The influencing machine is a typical invention of the mind that is trying to explain in a somewhat paranoiac way how ideas are spreading
Shannon Appelcline
Jul 05, 2013 rated it it was amazing
This is one of a weird little medium of books that I quite like: non-fiction books illustrated as comic strips. Scott McCloud's trilogy of books about comics are perhaps the best example nowadays, and pretty close in style to The Influencing Machine, as Gladstone takes a similar fourth-wall-breaking style of talking. It's quite well done and I liked the art (two-toned artwork, colored blue and black by Josh Neufeld) enough that I immediately ordered a book from the library that the artist had do ...more
This was book 8 for the YALSA Best Books challenge. And yet again it has taken me awhile to write what I thought about it. I think this book has so much information and so many ideas, it just takes time to thoroughly think through everything and digest it all.

So this is a book about media and how it influences (thus the name of the book) the world. It starts from the very basic history about how people learned "news" clear back in the day when ancient civilizations "wrote" things down. Then it
Dan Phillips
Jan 12, 2012 rated it it was ok
Shelves: 2012
I had high hopes for this "media manifesto in comic book form," as it seemed to be very similar in style (both graphically and narratively) to Scott McCloud's Understanding Comics. McCloud's book maximized the potential of "sequential art" to explain complex issues in an immediate, simple way. And there are some very clever visual choices in The Influencing Machine that manage the same trick.

But ultimately, I ended up feeling the same way about this book as I do about Brooke Gladstone's better-k
Carol Storm
Feb 17, 2016 rated it liked it
A lot of reviewers found this book frustrating and disappointing, and I can certainly see why. The jaunty comic book style drawings and the irreverent tone make it look like it's going to be an all out Michael Moore style attack on the status quo and the mainstream media, but the more you read the less you can figure out where the author really stands on anything.

While giving the history of journalism and censorship in an entertaining way, ideologically Brooke Gladstone is inconsistent, erratic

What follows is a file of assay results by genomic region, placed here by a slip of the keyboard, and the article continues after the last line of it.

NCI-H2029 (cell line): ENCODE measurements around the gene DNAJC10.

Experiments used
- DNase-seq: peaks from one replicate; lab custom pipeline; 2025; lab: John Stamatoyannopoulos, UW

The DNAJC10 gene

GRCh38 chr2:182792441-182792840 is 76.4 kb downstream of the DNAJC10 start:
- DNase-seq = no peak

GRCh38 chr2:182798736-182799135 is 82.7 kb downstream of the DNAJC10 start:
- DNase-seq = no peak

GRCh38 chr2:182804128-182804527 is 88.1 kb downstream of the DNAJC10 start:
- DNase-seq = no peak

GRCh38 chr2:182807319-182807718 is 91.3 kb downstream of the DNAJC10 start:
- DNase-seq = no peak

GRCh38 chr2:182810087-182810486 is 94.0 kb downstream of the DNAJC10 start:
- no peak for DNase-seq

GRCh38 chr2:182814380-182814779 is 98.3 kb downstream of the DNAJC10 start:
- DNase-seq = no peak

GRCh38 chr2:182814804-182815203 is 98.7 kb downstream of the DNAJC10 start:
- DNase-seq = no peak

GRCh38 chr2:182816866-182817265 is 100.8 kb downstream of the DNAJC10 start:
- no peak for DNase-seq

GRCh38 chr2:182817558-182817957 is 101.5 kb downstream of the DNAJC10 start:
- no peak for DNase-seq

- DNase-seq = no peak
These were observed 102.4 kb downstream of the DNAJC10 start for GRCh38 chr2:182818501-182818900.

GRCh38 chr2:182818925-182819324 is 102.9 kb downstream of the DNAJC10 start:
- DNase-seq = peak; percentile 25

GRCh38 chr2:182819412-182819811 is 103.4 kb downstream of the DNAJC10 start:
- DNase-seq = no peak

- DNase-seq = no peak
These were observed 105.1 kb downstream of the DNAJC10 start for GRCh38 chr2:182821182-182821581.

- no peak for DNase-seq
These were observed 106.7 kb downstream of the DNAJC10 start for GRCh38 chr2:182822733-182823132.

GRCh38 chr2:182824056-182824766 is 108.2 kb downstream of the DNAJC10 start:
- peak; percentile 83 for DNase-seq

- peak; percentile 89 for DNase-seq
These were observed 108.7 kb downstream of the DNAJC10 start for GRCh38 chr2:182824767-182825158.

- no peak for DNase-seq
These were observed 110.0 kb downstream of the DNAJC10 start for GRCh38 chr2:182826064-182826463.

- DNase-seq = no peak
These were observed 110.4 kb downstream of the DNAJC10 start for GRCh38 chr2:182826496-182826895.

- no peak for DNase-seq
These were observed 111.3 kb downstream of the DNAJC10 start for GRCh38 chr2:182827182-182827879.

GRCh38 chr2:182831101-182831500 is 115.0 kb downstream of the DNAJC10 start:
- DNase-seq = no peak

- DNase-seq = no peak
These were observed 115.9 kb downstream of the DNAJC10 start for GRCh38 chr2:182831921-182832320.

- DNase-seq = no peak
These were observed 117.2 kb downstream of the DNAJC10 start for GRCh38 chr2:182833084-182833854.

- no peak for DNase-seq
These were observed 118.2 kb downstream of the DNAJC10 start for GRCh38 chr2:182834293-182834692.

Yvonne Powderly
Gladstone is both narrator and visual tour guide, popping up throughout Neufeld's comic panels as both her contemporary self and camouflaged alongside historical figures.

The comic book format permitted me to read and learn about a subject I would not have attempted in a formal book format; the graphic format makes sense as a way to ease the "pain".

Beginning with the Incas, Herodotus, and the Acta Diurna of the Roman Senate, she wends her way to the present. The history’s always interesting, and
Jul 28, 2017 rated it it was amazing
Shelves: comix
I am grateful to Facebook using which I stumbled upon this book. This was an excellent read. Brooke Gladstone almost writes a thesis on the media, its evolution, its historical war with governments and leaders, its transformation into several forms and how we interact with it. She unapologetically says that the media is plural. It is us and somewhere in its fogged and cracked mirrors are a reflection of you and me. This is very true given the situation today where people believe media is a consp ...more
Dec 11, 2011 rated it really liked it
Newspapers (now broadened to "the media") influence public opinion and the course of political affairs. This deft little book tells the story of media and influence, historically and technologically, and manages to be not just readable but also extremely difficult to put down. I read it in one sitting and got a lot from it. It is easy to read because it is both well-written and well-illustrated--most of the book is in the form of a comic: panels, pictures, captions. The potentially dry topics ar ...more
Jul 03, 2014 rated it liked it
This is a terrific primer on media history and one reporter’s take on how average citizens can promote a free, open news environment. Aided by Josh Neufeld’s clever illustrations, Brooke Gladstone takes the reader on a whirlwind journey through media history’s most tenuous moments, setting her sights on the perennial conflict between authoritarian power, which has traditionally sought to suppress non-propagandist news, and the heroic but flawed individuals and organizations who have fought the l ...more